The invention furthermore relates to the administration of mammalian cells, into which a nucleic acid construct has been inserted using the novel LMW PEI, for preparing a drug for treating a disease. For example, endothelial cells can be isolated from blood, treated in vitro with the novel vector and then, for example, injected intravenously into the patient.
Such cells, which have been transfected in vitro, can also be administered to patients in combination with a novel vector. This combination comprises the cells and vectors each being administered or injected simultaneously or at different times and at the same or at different sites.
a) Preparation of Low Molecular Weight Polyethylenimine (LMW PEI)
LMW PEI is obtained from aziridine by a ring-opening polymerization in aqueous solution using acid catalysis. For this, a 10% strength ethylenimine monomer solution in water (5 ml of ethylenimine monomer +45 ml of distilled water, dissolution with stirring) was, for example, stirred at 50° C. for 4 days in the added presence of 1% (0.5 ml) of concentrated hydrochloric acid (37%) as catalyst, then subjected to rotary evaporation and dried at room temperature in vacuo. The molecular weight determinations were carrried out by means of laser scattered light measurement (Wyatt Dawn DSP dispersion photometer) at 633 nm following direct injection into a K5 measuring cell. The molar masses are determined on the basis of the calibration constants determined in toluene and the known initial sample weight.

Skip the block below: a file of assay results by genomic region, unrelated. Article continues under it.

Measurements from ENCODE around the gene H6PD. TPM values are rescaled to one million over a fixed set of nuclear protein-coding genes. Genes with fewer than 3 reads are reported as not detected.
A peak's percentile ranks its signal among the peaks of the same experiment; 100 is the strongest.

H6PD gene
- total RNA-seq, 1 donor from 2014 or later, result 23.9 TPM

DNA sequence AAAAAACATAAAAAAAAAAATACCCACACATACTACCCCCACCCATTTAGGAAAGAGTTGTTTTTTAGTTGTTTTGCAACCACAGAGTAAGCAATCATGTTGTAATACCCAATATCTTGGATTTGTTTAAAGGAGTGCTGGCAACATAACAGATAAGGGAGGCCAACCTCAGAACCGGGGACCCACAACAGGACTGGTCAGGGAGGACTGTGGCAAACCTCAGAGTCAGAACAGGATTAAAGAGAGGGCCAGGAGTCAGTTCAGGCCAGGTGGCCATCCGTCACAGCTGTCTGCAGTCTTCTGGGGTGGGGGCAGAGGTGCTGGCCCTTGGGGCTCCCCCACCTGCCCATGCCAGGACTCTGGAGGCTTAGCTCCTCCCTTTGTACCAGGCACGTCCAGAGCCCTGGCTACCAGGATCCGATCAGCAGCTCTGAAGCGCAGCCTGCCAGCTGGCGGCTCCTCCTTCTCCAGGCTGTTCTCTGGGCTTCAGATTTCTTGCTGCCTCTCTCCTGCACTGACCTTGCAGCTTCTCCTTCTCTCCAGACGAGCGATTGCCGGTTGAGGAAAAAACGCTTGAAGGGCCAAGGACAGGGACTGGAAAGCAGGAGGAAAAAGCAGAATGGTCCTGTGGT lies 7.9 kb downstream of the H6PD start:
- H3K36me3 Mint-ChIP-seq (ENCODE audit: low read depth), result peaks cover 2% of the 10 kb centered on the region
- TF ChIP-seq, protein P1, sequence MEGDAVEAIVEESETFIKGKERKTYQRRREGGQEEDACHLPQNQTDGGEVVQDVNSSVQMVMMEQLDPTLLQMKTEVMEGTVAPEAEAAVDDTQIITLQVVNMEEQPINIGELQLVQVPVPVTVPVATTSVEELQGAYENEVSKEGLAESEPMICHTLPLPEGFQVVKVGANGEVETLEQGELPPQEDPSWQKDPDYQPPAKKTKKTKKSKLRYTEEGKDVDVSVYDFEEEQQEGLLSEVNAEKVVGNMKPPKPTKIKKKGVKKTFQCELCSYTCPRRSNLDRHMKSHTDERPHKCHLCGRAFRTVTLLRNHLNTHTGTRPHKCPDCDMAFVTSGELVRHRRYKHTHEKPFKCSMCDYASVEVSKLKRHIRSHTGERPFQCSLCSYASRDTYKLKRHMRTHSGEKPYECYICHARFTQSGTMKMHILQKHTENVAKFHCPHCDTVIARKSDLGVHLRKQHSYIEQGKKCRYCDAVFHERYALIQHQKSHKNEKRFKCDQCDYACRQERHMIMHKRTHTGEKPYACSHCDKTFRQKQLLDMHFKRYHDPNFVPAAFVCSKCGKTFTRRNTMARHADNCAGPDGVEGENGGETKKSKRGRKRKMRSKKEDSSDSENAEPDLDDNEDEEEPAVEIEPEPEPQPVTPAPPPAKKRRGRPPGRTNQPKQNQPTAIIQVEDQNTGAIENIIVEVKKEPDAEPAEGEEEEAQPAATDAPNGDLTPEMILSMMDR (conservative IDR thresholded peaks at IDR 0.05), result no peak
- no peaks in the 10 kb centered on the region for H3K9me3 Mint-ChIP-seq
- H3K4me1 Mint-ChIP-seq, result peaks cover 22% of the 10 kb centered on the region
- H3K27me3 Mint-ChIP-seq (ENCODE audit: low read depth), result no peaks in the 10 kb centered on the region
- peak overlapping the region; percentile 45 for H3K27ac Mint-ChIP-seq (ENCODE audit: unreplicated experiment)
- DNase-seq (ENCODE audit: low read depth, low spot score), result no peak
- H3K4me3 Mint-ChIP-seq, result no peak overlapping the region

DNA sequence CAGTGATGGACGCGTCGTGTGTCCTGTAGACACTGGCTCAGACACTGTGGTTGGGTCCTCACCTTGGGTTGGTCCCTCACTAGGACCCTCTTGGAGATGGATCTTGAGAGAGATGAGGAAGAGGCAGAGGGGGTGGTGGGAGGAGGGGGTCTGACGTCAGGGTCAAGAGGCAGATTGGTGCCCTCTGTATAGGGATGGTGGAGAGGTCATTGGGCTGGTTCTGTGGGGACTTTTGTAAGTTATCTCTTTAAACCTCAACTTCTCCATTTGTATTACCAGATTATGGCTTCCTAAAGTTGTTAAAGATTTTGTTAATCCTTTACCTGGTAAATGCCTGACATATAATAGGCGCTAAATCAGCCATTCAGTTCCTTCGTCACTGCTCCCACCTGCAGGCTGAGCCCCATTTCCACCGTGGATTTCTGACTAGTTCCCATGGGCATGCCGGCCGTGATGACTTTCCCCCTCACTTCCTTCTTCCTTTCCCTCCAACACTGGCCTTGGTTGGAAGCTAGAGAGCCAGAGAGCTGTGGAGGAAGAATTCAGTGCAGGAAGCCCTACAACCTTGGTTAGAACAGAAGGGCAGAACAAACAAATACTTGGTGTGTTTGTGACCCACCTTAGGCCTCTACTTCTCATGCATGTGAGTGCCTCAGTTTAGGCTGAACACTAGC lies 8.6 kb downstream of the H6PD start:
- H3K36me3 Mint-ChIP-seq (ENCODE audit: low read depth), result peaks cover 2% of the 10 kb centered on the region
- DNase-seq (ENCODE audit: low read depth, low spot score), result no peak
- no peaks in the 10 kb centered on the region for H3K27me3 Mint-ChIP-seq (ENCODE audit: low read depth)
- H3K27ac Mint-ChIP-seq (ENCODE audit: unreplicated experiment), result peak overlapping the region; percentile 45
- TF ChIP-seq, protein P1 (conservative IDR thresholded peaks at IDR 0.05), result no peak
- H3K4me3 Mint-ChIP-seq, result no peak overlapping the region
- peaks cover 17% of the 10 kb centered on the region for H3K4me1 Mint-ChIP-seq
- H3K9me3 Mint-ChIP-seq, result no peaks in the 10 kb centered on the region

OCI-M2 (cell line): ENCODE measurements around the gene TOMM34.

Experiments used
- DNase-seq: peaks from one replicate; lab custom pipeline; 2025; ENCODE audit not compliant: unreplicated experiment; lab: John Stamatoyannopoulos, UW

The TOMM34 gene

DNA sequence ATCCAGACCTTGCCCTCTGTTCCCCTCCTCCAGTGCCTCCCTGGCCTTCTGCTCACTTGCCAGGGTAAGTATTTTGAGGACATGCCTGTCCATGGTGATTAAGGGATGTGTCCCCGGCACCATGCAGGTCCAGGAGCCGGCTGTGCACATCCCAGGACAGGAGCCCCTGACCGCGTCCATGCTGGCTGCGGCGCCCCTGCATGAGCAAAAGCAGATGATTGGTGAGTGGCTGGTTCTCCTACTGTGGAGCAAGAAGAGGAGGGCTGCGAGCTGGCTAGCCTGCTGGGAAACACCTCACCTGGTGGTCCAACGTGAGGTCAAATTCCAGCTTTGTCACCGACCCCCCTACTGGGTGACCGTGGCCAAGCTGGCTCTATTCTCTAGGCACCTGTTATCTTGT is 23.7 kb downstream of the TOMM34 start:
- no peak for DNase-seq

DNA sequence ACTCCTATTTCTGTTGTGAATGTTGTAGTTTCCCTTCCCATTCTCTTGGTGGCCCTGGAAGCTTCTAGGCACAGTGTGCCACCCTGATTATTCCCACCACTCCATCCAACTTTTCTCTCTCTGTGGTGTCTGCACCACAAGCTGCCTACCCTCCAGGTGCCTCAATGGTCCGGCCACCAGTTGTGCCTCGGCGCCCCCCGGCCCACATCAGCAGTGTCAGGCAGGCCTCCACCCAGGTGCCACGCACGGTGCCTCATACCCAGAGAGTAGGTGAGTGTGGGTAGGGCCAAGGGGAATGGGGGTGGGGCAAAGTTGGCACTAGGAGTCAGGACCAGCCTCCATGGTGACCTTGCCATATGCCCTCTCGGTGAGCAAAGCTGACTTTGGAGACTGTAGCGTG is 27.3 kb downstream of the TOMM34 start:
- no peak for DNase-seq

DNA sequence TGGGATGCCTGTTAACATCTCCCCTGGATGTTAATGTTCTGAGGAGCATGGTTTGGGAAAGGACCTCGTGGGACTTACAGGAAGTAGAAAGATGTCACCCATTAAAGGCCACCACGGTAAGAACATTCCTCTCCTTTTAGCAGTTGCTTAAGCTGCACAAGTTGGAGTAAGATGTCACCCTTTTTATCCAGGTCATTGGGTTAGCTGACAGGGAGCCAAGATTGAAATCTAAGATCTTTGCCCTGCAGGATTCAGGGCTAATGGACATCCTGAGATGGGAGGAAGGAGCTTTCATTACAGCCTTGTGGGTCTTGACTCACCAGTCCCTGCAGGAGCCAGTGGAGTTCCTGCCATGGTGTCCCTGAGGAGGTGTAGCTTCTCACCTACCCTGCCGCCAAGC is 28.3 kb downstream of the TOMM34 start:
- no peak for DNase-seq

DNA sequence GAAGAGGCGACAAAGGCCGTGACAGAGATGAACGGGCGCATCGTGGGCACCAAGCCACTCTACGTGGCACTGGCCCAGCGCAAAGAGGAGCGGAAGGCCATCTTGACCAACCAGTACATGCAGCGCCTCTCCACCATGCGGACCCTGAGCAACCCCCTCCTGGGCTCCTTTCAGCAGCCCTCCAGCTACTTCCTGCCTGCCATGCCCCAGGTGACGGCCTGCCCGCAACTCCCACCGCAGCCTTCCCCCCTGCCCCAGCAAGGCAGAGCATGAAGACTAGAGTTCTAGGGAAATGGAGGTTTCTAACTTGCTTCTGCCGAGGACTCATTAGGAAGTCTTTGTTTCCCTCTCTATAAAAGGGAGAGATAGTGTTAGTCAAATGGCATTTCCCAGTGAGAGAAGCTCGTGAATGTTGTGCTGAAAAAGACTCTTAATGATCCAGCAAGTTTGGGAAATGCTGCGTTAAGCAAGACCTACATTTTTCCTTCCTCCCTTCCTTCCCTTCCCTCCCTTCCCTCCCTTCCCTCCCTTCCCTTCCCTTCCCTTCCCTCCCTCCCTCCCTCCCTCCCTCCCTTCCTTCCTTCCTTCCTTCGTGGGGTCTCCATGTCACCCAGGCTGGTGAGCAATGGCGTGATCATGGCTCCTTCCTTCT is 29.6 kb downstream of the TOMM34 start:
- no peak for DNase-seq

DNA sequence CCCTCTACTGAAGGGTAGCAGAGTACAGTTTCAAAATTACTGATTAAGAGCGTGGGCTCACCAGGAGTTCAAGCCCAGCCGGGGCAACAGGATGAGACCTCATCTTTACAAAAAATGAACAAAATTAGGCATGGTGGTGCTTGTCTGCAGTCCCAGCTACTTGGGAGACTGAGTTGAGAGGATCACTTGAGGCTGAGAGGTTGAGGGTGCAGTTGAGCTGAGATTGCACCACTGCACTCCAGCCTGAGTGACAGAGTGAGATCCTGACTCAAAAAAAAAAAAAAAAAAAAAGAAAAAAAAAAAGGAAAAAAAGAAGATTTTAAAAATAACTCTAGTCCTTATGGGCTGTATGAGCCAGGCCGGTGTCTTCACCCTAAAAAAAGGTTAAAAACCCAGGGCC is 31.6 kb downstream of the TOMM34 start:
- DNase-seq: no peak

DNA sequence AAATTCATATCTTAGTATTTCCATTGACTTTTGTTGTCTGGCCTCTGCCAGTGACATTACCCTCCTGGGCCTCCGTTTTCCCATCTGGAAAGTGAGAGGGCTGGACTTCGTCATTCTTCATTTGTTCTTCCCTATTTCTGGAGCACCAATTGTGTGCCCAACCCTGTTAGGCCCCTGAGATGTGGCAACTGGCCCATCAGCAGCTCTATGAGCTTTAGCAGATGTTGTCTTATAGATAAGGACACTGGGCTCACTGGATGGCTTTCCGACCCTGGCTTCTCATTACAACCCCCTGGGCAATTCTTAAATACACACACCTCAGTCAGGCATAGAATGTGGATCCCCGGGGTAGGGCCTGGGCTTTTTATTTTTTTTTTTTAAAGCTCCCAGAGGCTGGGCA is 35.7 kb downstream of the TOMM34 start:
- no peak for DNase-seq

The molecular weight determination by means of dispersion analysis gave a value of 2000 Da. By comparison, the PEI which was obtained commercially (from Fluka, Neu Ulm) had a molecular weight by dispersion analysis of 791 kDa (HMW PEI).
The two preparations (LMW PEI and HMW PEI) were tested in comparison.
b) Preparation of the Polynucleotide Complexes
The plasmid DNA is complexed with the PEIs following the method of Boussif et al. [Boussif et al., Proc. Natl. Acad. Sci. 92: 7297-7301 (1995)]. 9 mg of the 50% commercial HMW PEI solution or 9 mg of LMW PEI were dissolved in 9 ml of double distilled water and this solution was adjusted to pH 7.4 with 1 N HCl and made up with water to a final volume of 10.0 ml. The completed solutions were sterilized by filtration (0.2 μm) and could be stored for a relatively long period at 4° C.
For complex formation, 10 μg of plasmid and the different quantities of the PEI stock solutions were in each case diluted in 150 mM NaCl to a final volume of 250 μl and mixed in a vortex. Table 1 gives an overview of the mixing and equivalent ratios of the complexes. After a 10-minute incubation at room temperature, the polymer solutions were added dropwise and in portions to the plasmid solutions and mixed in a vortex. The complexes were incubated for a further 10 min before they were added to the cell culture medium.
c) Agarose Shift Assay
The plasmid-binding capacity of the different PEIs was checked in agarose gel shift assays. For this, 1.35-27 μg of HMW PEI and 2.7-90 μg of LMW PEI were in each case complexed with 10 μg of plasmid (Tab. 1). 50 μl aliquots were loaded onto a 1% (w/v) agarose gel of approx. 0.5 cm thickness and developed for 2 h at 80 mV in Tris-EDTA buffer, pH 7.4. The location of the DNA was visualized at 254 nm after reaction with ethidium bromide.